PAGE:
In the online Grateful Dead community, we have the ability to rub shoulders with young and old ‘heads alike. And it’s interesting to hear how a number of older heads tend to discredit much of what happened after the 1974 retirement, or perhaps post-1977. To many, shows in later years (i.e after 1974 and sometimes even earlier, as discussed in Primal Dead - The Early Years) completely paled to what came before. The Dead had sold out, given up, disappeared. The disco Dead of the late 70’s were enough to cause some to consider walking out on the band. Strong sentiments, which somehow the passage of time brings into different perspective. For most folks, all eras of the Dead have something to offer, and it is hard to understand how some older fans could dismiss vast amounts of the archive – “after Pigpen, it was over!” . Personally, I can tell you that if it happened after 1984, I am hardly interested. And shows in the 90’s? It’s really hard for me to embrace them as I do the earlier decades. So I’m as jaded as the next guy. I often wonder if the late 80’s and 90’s are waiting out there for me to show up. Will I someday fall in love with the later years as I eventually did with the early 80’s?

I guess the point is that it is worth allowing yourself to meander into as many corners of the Grateful Dead’s musical history as you can. There is always something special just around some corner. For me, the early 80’s have been an ever opening flower of delight that I found tucked in the back of a garden I once thought ended at 1979.

8 comments:

  1. I love the late 70s and early 80s, definitely some of my favorites in there but I also love the mid-70s. Hell, I love it all! :)

    I enjoy the shows you post. Thanks for the great blog.

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  2. That's the greatest thing about the Dead, you never could tell when they would reel back the years and absolutely melt the stage in a way that only they could do. You will find much to love in most any era but as the years go on you have to get a little searching to find the diamonds but as you found, they are there. They became safer, more comfortable with routine, and the chance at a magical show suffered cause of it. They created a system out of what was once an unmanageable beast. I suppose they had to in order to continue at that pace. I can't imagine how hard, how much pressure they were on to create constant magic. They needed a framework for repeatable joy. They said they got more consistent as time went on. More good-to-even shows and less of the complete failures. There is the rub, that risk. I myself would have loved to see them performing "without a net" of their self imposed system more. For me, that magic was when they somehow fused Stranger->Eyes or Bird Song->Comes a Time->Deal. Take a chance, find an unknown theme, communicate in a way you've not tried. Open up with Eyes at Giants in 91. Yes, those are the moments! Yet more times than not, they chose the safe bet to get us off and, at the show, it usually did. Even in that safety, that comfort zone there was a chance at magic. Perhaps they could find it more themselves in that space. Even something so conventional as an insane concoction of China->Rider could be found in many 80's\90's gigs.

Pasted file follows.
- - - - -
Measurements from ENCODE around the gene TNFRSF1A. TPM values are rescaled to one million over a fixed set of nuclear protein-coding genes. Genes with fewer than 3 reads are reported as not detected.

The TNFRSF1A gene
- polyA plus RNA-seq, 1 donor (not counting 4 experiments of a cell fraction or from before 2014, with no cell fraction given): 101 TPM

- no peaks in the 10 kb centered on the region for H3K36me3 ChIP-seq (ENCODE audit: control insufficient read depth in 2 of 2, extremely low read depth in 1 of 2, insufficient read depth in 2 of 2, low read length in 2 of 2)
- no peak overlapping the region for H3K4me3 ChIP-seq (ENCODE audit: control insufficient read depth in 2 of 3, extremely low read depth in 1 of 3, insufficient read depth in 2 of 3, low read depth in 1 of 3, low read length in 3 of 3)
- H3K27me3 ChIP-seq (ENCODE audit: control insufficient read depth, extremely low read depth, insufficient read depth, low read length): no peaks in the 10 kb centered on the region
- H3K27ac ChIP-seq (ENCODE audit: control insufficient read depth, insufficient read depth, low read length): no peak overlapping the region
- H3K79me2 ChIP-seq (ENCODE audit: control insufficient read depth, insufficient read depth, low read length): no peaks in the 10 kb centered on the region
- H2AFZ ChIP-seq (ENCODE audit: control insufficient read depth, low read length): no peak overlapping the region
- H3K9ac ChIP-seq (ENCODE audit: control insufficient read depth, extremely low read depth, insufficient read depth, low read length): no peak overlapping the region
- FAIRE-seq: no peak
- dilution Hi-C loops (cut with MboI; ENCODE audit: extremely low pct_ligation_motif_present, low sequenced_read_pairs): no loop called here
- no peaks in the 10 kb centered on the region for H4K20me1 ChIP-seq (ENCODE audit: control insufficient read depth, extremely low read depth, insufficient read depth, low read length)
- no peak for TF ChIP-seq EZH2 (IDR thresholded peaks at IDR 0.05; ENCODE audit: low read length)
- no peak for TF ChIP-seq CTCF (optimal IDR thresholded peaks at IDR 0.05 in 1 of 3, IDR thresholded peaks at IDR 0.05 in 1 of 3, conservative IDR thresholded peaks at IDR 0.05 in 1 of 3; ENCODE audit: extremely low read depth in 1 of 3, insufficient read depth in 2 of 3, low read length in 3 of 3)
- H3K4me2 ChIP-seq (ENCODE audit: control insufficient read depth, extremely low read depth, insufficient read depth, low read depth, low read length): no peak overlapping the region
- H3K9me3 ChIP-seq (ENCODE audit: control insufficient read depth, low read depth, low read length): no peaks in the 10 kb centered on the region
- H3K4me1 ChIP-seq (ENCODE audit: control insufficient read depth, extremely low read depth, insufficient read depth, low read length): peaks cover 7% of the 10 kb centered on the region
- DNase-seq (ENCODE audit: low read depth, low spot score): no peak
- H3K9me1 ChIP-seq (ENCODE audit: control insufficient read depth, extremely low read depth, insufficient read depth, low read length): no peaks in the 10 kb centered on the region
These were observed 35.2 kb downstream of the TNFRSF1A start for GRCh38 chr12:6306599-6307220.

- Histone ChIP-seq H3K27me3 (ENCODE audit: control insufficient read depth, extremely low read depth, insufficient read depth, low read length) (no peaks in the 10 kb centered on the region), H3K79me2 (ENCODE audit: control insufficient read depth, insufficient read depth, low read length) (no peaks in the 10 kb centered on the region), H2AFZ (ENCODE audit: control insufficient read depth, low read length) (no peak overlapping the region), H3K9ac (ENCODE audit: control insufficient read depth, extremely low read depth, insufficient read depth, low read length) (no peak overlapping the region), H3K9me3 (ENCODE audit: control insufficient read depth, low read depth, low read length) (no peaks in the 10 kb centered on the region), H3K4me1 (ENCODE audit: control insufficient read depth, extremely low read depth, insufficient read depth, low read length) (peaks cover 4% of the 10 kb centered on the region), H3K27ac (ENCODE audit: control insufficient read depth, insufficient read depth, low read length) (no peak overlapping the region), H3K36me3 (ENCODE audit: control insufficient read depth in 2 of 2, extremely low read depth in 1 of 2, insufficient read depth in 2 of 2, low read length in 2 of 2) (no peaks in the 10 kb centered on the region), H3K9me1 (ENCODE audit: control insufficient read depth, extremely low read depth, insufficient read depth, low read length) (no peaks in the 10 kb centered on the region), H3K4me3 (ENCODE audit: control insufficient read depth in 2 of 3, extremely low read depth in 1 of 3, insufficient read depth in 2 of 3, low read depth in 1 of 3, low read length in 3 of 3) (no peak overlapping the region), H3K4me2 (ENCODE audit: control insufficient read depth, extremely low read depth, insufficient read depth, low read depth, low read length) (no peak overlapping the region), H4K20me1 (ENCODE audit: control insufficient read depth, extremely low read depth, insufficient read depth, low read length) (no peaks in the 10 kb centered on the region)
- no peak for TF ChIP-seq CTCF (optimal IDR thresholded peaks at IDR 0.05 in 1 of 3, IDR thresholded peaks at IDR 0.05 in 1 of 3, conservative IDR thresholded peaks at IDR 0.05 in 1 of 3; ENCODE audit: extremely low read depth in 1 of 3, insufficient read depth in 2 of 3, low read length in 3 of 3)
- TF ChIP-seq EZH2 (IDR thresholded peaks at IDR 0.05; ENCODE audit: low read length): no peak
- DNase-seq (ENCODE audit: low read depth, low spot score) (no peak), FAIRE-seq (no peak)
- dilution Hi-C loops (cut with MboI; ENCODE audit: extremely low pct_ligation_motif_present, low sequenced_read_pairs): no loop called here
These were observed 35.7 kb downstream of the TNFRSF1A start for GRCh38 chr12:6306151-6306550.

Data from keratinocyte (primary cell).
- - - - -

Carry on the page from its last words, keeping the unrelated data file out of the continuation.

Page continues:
When I started collecting, I was also keen on the IT eras. And those stand the test of time for a reason, but for me, nostalgia brings me back to the 80s\90's. I, much like you, stood to investigate that which many found to be awful eras. People would say, 1984, terrible, and they are right (Garica looked awful), but then again, there is Augusta. I'll take that Dew or 87's MSG Dew over many from pre-77. Or how about a random 81 show in some dumb venue in the midwest: 12-5-81. They were on fire that night and thankfully we have the tapes. Jim Wise, thank you so much! They didn't take the chance to shine as often and sometimes it wasn't always as precise as we would have liked, but the 80's and 90's remind us that there is a thread, something uniquely grateful dead, they're own magic, that can't be found anywhere else but by them.

    Garcia, especially, became well worn with age, showing an air of grace and a passion, if not a wisdom in his playing and, even more so, his singing. At the end, worn down, beaten by himself, his passion is something that I cling to more and more. 10-1-94's So Many Roads is note for note perfect. It's not a mind-melter, its something more passionate, more personal, more human, than anything they might have previously done. How many Stella Blue's from 94 are there where that was the moment in the show. They were a different band, a more mature band, searching for something more emotional in their music.